### Problem Statement

You wish to enter a whole number onto your simple four-function calculator. Unfortunately for you, some of the keys are broken. Nonetheless, rather than buy a new calculator, you enjoy the challenge presented before you.

Your calculator is a very primitive one, and can only display positive numbers with up to three digits. Initially, your display does not show anything, until you press a number key. Any time an operation exceeds the number 999, it causes an error, and you cannot continue.

You are given int[] keys, indicating which numeric keys are still functional, and String operators indicating which of the four operators are available to you. Assume that the equals key is always available. Finally, you are given int target, indicating the number you wish to display.

When you perform a division, your calculator performs an integer division, dropping any remainder. Thus, pressing "23/7=" yields 3, and "3/8" yields 0. Pressing the equals key completes any calculation, and any subsequent key presses after pressing equals discards the current display, and starts a new calculation.

You are to return an int indicating the minimum number of key presses necessary to display the target number. If it is not possible to ever get your display to show the target number, return -1.

### Definition

 Class: BrokenCalculator Method: fewestKeys Parameters: int[], String, int Returns: int Method signature: int fewestKeys(int[] keys, String operators, int target) (be sure your method is public)

### Notes

-Like most simple four function calculators, pressing any operator has the effect of performing an "equals" on anything entered so far, and operations are performed in exactly the order entered. Thus, 2 + 2 * 3 = evaluates to 12 (instead of 8, as with typical order of operations).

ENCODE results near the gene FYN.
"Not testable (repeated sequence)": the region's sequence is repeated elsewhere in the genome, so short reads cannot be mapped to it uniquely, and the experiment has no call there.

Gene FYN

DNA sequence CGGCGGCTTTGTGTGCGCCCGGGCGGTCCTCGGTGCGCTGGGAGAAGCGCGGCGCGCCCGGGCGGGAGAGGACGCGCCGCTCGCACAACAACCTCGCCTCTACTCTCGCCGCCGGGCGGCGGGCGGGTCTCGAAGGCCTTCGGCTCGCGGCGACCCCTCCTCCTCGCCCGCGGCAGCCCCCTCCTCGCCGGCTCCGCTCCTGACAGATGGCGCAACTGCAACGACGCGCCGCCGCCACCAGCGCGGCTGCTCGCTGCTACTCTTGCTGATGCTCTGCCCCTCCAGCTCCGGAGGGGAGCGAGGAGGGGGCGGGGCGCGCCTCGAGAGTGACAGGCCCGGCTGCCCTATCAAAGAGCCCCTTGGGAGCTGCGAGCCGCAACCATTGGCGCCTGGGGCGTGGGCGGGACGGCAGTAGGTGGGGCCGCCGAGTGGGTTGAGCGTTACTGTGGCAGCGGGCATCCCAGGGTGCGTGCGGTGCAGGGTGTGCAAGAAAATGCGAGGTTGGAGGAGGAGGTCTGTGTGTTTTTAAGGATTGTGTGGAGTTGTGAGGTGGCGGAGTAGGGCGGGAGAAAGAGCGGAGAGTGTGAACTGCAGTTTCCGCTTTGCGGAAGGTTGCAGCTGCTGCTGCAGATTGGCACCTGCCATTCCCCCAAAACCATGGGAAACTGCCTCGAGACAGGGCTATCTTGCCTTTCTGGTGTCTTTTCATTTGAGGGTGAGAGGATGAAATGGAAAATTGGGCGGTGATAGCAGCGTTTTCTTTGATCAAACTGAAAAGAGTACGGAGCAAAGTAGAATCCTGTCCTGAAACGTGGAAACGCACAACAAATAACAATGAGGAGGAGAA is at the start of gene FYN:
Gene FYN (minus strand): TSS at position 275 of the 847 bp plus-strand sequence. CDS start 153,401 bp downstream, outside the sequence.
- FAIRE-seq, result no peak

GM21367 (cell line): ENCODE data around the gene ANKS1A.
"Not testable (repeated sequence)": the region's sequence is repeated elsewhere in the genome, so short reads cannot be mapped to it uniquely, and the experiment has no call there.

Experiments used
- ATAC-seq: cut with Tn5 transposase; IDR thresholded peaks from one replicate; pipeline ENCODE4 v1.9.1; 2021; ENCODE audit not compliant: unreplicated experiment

### Constraints

-keys will contain between 1 and 10 elements, inclusive.
-Each element of keys will be between 0 and 9, inclusive.
-No two elements of keys will be the same.
-operators will contain between 1 and 4 characters, inclusive.
-Each character of operators will be '+', '-', '*', or '/'.
-No two characters of operators will be the same.
-target will be between 1 and 999, inclusive.

### Examples

0)

 `{0, 1, 2, 3}` `"+"` `5`
`Returns: 4`
 Here, if we type "2 + 3 =", our calculator will display "5", thus, we need four key presses.
1)

 `{0}` `"+-*/"` `5`
`Returns: -1`
 With only a "0" to press, no operations will get us to the number 5.
2)

 `{0, 1, 2, 3, 4, 5, 6, 7, 8, 9}` `"/-+*"` `124`
`Returns: 3`
 With all of the keys available to us, we need only type in the number we want. Notice that the order in which we define the operators doesn't matter.
3)

 `{1, 2, 4, 8}` `"+-*/"` `875`
`Returns: 8`

#### Problem url:

http://www.topcoder.com/stat?c=problem_statement&pm=4574

#### Problem stats url:

http://www.topcoder.com/tc?module=ProblemDetail&rd=7216&pm=4574

timmac

#### Testers:

PabloGilberto , lbackstrom , brett1479

#### Problem categories:

Search, Simple Math